Baked a final 20 minutes, then turned off the oven, leaving the chips in the oven to cool.

These taste amazing!  They are nice and crispy.  Of course, Dear One does not have any interest.  No problem,  all the more for me!


One note:  the "crumbs" you see on the baking sheet under the eggplant chips are actually the remaining Tajin Classico that I used to make some Spicy Chips that I found on I Sing In The Kitchen blog.  That mixed with the basil olive oil (I took some basil stems and put them in a small jar and covered with olive oil and let it sit for several weeks to infuse...nice flavor.)  made a nice "underpinning" for the eggplant slices.



Friday, September 23, 2016

Food Friday: Black Beans, Onions, Summer Squash, and Garlic

Ok, the headline probably will not catch a lot of positive eyes, but I LOVE black beans.  And onions. And garlic.  And even zucchini and yellow summer squash.

The story here:
The other night I was at the Church.  Sarah had been in the serving area with some interesting-looking food on the counter in a nice clear square container.  The top was off and it smelled heavenly.  I WAS hungry, after all.  When I was back in the serving area a while later there she was with her children.  I asked what the lovely container held (I like the container, too!).  This is what she told me: a yellow and a green summer squash, an onion, 1 clove of garlic, one can of black beans.

This is what I did:

2 small (6-7 inches long) zucchini squash, thinly sliced
1 onion, chopped
4 garlic cloves, chopped
1 Tablespoon coconut oil
3 1/2 cups home-cooked black beans--about 2 cans

Melted the coconut oil in a 12-inch skillet.  Added the onions and zucchini and stirred a bit then sautéed until they are pretty soft and beginning to lightly brown probably 6-8 minutes.  Add the chopped garlic and cook another minute or two until garlic is fragrant.  Add the black beans and stir until well combined.  Serve or store.

This made three containers that I will try not to eat all in one day!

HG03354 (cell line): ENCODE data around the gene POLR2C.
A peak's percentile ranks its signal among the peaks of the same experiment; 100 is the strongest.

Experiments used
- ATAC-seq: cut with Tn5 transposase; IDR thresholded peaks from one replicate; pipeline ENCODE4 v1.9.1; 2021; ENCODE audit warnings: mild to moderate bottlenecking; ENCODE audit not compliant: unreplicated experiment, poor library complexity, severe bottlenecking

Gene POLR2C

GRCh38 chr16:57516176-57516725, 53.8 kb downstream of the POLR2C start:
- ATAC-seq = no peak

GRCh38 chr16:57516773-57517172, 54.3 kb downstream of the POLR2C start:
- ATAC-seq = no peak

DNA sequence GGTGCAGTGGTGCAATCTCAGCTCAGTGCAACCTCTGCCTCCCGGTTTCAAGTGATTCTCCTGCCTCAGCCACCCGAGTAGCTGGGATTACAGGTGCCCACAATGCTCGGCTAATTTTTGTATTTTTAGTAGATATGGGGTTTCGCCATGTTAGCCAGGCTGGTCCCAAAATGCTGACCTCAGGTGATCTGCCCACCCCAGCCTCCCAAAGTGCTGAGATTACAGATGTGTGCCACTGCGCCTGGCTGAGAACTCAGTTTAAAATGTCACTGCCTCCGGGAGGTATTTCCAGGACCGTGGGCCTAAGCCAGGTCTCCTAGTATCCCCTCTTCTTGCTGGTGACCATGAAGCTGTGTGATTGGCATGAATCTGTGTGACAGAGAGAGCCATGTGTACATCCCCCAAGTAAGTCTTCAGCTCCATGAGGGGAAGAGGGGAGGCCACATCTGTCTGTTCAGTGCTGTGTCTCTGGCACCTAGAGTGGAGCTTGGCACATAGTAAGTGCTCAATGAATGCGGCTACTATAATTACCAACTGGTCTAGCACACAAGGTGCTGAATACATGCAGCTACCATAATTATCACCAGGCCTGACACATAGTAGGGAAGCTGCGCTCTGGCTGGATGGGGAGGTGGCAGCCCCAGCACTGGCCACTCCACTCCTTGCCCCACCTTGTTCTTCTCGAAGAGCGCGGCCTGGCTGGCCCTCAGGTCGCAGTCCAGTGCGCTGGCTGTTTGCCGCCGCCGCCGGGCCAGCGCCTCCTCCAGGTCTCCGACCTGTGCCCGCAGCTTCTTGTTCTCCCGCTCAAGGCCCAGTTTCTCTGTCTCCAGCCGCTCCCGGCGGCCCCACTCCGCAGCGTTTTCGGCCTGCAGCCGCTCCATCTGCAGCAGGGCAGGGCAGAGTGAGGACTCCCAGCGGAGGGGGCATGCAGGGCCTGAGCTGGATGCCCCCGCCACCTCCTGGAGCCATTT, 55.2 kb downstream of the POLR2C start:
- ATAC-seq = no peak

Finished black beans, zucchini, onions, and garlic.  Yummy!

Thursday, September 22, 2016

Garden Fun: Tomato Nose

One of the best things about gardening is that sometimes you get some unusual fruit.  It tickles my sense of humor when our garden produces a fruit like this:

Tomato Nose!

I love this tomato's nose.  I intend to share this tomato with a friend, if I can get to see her before it goes by.  Better hurry....

Wednesday, September 21, 2016

Handwork: Three Zippered Bags

Barnyard Quilts is a wonderful place.  The fabric is good.  The staff will machine quilt blankets that customers bring in.  They also have classes.  This last weekend there was a class on making three different zippered bags. 

One of my main vices is the collection of bags. I love bags. I REALLY love zippered bags of all kinds.  I have watched many YouTube videos on making zippered bags, since I much prefer bags that can be closed to keep the contents secure. Even watching all the videos, I did not get many new bags made.  I just needed a little one-on-one assistance, I guess.

These are the bags I made:


The yellow and gold fabric came from Four Pines Quilt shop.  The interior of the small bag shows the oilcloth interior.  The square bag has the same oilcloth interior.  The upright bag on the left has a self lining with the addition of interlining to give the sturdiness necessary to keep the bag upright when you want to fill it up.

The class was very enjoyable.  The teacher was remarkable. 

One pretty funny thing:  one of the young girls taking the class noticed when I was finishing the square bag.  She said, "Oh!  That is the same way you make the market bag!  You MUST make the market bag."

 I told her I like bags.  She said, "Me, too!  I have five purse hooks to hang up all my bags!"  A young woman after my own heart!

Tuesday, September 20, 2016

More on Toddler Hoodie Project

Yesterday I finished the little green and navy toddler hoodie sweater.  It came out pretty well.   I had hoped to find a 12-month-old toddler to try the sweater on to see if this is actually a true size.  Have not yet found one...

The completed sweater.
 The buttons are the cutest thing ever!  I was so happy to find these ladybird beetle buttons.

Buttons up closer

The detail of the stocking stitch that I was knitting early on, before I learned how to make the Norwegian purl.  You can see how every over row was uneven, making a sort of washboard-like look.  If you look at the hood, you can see that the Norwegian purl makes a much more even fabric.  
Detail of unevenly knit stockinette stitch.
Now to make the charity version for the Yarn Hound!